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3rd May 2016 - Developing pleasure in reading

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“I hate reading. It gets right up my nose!”

This was the response one 8-year-old boy in Wales gave to a colleague when she asked him the first question of the Catch Up® Reading Interview (Assessment 1), “Do you like reading?”.

It’s worth noting that the requirement to ‘enjoy reading’ is not just for students working at or beyond national standard. It applies just as much to students who are working below national standard.

Of course, there isn’t a teacher in the land who wouldn’t want children to enjoy reading or who doesn’t do their utmost to foster a love of reading in all children, but ensuring it happens is no mean feat.

As adults, most of us like the things we are good at. We are less likely to persevere enthusiastically with something that we find difficult, particularly so, if others seem to find that task easy. Younger students who struggle with reading sometimes declare they enjoy reading but I suspect that is usually because they don’t want to disappoint their teacher! But as those students move up the school they may vote with their feet and adopt a ‘can’t do/won’t do’ approach to reading.

Here are 5 things to try to make reading more fun for students:

  1. Let them listen to texts read aloud on phones, pads or audio ‘listening stations’. Children who struggle with reading are perfectly capable of following a text when it is read to them. Listening to texts exposes children to the patterns of language used in writing which differ from how spoken language is used. ‘Quiet reading time’ could just as well become ‘Quiet listening time’.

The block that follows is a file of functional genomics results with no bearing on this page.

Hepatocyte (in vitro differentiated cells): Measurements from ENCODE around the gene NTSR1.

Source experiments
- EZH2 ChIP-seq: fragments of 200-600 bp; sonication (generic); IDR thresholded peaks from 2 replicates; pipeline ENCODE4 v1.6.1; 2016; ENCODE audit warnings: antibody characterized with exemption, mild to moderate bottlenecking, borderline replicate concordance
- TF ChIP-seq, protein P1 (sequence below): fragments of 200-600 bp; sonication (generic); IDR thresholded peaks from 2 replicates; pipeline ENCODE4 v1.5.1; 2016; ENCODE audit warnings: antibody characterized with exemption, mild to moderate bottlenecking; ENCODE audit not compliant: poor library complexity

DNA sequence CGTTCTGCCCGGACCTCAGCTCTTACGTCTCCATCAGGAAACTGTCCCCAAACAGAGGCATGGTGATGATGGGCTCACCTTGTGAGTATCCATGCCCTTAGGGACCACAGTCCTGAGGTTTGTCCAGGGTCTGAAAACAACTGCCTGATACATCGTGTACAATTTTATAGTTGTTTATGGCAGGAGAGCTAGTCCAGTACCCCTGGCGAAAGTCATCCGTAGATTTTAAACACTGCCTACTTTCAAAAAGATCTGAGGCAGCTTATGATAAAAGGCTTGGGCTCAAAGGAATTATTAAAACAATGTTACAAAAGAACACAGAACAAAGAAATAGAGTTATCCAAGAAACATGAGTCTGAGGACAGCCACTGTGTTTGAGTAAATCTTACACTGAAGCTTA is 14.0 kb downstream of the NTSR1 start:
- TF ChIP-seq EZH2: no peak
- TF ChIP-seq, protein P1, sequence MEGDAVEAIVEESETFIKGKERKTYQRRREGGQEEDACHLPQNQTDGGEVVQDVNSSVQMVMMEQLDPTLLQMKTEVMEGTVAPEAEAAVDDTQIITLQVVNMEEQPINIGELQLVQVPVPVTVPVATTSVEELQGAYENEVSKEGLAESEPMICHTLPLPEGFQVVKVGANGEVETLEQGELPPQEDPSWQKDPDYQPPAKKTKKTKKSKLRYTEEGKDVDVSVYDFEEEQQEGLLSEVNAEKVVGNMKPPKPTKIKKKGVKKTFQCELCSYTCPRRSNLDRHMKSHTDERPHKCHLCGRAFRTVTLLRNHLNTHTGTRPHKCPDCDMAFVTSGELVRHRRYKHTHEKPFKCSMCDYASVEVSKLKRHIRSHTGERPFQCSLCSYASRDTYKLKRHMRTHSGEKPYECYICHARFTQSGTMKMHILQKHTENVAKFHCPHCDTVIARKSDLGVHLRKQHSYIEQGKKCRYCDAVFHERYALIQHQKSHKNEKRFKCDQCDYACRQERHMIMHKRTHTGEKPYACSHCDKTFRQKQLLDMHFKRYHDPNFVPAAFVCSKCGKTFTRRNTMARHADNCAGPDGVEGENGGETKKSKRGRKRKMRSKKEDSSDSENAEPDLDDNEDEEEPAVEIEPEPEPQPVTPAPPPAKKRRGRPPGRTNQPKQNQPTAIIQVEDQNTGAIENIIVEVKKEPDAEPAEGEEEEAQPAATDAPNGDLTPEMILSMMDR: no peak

2. Have plenty of joke books for them to read. Joke books are a great resource for reading because each joke is only a small amount of reading and children are incentivised to get to the punchline before anyone else. (They also happily re-read jokes so that they can remember them to tell others.)

  3. Don’t make reading a solitary occupation. Lots of struggling readers find solo reading stressful and unrewarding. Set up ‘reading buddies’ who can talk, laugh and work out a text together.

  4. Make sure struggling readers aren’t always expected to read texts at their ‘instructional’ level. Texts at that level are ideal for one-to-one tuition where the student has the benefit of adult guidance, but independent reading should be ‘easy’ reading so provide them with comics, graphic novels and magazines.

  5. Reading maps, brochures and catalogues can seem more purposeful to some struggling readers and whilst such print is hardly ‘high literature’, at least the students are reading for meaning and experiencing pleasure in reading. Reading plays also suits struggling readers, as they only have to do a little reading at a time.

Dee Reid, Catch Up® Co-creator and Accredited Trainer

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